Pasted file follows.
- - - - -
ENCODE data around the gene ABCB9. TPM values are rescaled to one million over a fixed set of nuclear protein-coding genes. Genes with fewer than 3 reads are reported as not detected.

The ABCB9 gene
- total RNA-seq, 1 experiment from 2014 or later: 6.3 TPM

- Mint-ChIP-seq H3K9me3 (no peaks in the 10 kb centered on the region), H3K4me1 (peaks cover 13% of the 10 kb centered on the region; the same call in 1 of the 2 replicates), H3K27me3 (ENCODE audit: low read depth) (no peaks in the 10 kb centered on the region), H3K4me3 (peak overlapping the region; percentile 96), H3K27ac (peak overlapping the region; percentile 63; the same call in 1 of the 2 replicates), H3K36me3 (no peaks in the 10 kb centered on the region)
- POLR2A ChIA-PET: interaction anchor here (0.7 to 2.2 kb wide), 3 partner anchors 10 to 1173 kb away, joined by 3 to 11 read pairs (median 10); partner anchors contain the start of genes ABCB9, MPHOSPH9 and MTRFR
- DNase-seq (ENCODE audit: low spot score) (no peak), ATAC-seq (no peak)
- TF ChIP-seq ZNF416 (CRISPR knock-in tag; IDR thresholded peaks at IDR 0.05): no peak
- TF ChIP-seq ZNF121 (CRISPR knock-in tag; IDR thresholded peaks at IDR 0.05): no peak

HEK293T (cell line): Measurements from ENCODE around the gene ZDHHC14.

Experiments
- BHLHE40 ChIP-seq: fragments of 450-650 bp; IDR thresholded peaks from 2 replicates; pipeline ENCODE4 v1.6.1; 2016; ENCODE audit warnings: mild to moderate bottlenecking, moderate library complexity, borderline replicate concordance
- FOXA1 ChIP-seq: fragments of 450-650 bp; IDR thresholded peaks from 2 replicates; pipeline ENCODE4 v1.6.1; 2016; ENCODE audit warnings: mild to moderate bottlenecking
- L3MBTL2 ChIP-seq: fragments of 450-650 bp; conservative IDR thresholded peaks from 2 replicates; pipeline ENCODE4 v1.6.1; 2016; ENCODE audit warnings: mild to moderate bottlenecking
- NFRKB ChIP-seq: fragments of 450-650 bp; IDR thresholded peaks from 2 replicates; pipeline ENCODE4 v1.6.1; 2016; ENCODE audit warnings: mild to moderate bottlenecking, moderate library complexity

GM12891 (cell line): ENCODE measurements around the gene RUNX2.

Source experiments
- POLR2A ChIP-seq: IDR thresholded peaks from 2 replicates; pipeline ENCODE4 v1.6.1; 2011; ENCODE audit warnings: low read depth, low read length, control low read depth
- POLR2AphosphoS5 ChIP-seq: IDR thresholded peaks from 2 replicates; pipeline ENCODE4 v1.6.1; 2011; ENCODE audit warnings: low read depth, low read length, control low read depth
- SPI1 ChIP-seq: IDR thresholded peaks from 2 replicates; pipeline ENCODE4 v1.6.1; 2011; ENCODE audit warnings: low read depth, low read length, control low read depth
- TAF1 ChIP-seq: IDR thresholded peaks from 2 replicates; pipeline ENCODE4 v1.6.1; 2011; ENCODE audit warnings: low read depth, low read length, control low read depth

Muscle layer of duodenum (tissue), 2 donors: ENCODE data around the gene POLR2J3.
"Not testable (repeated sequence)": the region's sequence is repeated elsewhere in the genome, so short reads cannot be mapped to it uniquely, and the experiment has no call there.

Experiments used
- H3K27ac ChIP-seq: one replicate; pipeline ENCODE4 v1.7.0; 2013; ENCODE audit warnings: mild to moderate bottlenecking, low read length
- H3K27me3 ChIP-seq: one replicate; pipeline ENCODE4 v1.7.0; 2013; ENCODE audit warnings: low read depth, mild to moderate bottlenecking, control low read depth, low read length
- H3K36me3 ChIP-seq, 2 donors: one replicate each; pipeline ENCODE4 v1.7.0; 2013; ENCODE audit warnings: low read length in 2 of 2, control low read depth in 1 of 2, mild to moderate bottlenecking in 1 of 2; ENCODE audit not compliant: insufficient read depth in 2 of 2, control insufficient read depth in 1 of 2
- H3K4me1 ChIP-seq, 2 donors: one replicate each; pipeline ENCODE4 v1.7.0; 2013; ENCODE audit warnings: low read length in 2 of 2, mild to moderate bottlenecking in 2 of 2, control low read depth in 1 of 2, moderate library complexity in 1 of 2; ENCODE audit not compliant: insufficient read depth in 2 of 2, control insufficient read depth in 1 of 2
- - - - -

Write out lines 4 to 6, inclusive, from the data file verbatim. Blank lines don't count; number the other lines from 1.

- Mint-ChIP-seq H3K9me3 (no peaks in the 10 kb centered on the region), H3K4me1 (peaks cover 13% of the 10 kb centered on the region; the same call in 1 of the 2 replicates), H3K27me3 (ENCODE audit: low read depth) (no peaks in the 10 kb centered on the region), H3K4me3 (peak overlapping the region; percentile 96), H3K27ac (peak overlapping the region; percentile 63; the same call in 1 of the 2 replicates), H3K36me3 (no peaks in the 10 kb centered on the region)
- POLR2A ChIA-PET: interaction anchor here (0.7 to 2.2 kb wide), 3 partner anchors 10 to 1173 kb away, joined by 3 to 11 read pairs (median 10); partner anchors contain the start of genes ABCB9, MPHOSPH9 and MTRFR
- DNase-seq (ENCODE audit: low spot score) (no peak), ATAC-seq (no peak)